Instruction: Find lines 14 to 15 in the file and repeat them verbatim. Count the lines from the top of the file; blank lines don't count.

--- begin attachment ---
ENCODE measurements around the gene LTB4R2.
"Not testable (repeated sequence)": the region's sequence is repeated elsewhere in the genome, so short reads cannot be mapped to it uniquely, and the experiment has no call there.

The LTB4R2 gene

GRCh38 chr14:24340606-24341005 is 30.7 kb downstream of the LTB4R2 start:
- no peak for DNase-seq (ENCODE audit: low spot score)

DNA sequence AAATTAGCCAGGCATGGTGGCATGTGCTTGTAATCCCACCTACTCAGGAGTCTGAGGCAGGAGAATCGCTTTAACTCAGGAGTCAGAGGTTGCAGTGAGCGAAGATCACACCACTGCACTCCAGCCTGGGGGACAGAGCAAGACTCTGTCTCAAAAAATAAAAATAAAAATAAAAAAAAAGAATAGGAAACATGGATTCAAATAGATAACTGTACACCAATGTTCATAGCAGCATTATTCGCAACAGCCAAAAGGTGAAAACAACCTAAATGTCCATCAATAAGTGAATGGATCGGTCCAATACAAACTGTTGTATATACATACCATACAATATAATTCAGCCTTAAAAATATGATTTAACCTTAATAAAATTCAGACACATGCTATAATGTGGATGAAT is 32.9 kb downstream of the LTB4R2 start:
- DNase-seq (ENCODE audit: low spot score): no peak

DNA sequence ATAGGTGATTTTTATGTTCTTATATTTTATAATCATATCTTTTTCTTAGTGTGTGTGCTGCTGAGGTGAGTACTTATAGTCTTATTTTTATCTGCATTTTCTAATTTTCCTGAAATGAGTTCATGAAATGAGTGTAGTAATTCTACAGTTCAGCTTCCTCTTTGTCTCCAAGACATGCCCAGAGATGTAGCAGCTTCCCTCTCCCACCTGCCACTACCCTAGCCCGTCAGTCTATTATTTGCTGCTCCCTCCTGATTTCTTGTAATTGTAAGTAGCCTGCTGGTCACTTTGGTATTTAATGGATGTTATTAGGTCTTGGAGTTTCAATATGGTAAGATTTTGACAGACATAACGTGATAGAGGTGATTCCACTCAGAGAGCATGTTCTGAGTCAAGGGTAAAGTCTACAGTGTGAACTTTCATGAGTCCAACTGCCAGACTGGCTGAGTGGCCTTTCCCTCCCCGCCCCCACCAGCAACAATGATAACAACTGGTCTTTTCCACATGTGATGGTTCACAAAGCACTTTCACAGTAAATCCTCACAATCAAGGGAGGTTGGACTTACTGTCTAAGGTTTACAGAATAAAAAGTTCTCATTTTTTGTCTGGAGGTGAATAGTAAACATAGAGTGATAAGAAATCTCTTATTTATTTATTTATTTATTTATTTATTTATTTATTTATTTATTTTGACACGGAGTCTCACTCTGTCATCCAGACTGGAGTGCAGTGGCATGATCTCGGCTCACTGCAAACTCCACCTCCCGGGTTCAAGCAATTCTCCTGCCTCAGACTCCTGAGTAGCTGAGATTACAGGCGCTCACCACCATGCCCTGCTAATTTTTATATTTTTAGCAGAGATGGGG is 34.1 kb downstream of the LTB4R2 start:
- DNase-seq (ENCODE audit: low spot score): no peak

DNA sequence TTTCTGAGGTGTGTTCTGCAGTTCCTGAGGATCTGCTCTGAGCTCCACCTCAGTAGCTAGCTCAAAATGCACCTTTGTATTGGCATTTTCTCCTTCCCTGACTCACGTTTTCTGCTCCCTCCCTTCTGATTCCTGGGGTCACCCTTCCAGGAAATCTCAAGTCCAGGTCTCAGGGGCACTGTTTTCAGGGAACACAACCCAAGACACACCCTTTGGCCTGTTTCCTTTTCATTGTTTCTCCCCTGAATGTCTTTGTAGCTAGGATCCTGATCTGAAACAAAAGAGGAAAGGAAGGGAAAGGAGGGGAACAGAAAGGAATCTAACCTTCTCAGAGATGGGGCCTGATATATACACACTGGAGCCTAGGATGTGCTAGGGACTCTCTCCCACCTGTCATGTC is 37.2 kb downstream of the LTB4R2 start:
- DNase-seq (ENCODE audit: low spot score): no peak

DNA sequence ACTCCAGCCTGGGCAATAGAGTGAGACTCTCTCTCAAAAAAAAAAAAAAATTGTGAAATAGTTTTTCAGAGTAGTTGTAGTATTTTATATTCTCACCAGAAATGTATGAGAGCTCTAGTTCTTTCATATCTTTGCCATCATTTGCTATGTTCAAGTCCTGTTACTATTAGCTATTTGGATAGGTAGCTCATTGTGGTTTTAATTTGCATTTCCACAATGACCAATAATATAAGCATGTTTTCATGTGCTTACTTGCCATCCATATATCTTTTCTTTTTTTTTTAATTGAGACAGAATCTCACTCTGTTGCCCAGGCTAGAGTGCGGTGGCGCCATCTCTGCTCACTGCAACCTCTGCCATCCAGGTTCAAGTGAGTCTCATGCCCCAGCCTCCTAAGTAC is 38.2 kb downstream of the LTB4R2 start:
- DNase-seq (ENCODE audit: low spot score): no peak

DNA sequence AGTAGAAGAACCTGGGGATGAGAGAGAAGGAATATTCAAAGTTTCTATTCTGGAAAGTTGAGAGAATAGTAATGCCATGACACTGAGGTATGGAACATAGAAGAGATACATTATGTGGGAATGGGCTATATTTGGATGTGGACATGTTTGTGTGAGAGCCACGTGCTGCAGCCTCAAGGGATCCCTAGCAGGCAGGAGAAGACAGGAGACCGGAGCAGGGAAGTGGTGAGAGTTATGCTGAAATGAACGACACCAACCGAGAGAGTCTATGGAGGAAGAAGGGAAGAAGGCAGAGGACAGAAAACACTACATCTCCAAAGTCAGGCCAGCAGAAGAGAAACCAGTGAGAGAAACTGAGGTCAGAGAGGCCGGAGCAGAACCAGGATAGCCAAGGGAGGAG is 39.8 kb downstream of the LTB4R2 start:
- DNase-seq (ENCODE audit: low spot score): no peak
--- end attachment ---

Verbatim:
DNA sequence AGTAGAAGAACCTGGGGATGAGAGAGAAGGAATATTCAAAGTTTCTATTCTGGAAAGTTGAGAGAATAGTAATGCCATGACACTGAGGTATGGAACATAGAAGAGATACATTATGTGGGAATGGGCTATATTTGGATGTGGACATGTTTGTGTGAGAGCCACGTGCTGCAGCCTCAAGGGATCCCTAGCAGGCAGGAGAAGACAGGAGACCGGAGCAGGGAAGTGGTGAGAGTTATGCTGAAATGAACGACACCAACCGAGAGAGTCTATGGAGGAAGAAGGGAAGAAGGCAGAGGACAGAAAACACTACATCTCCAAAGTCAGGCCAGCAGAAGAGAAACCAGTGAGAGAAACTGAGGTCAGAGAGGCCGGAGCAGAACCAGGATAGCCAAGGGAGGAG is 39.8 kb downstream of the LTB4R2 start:
- DNase-seq (ENCODE audit: low spot score): no peak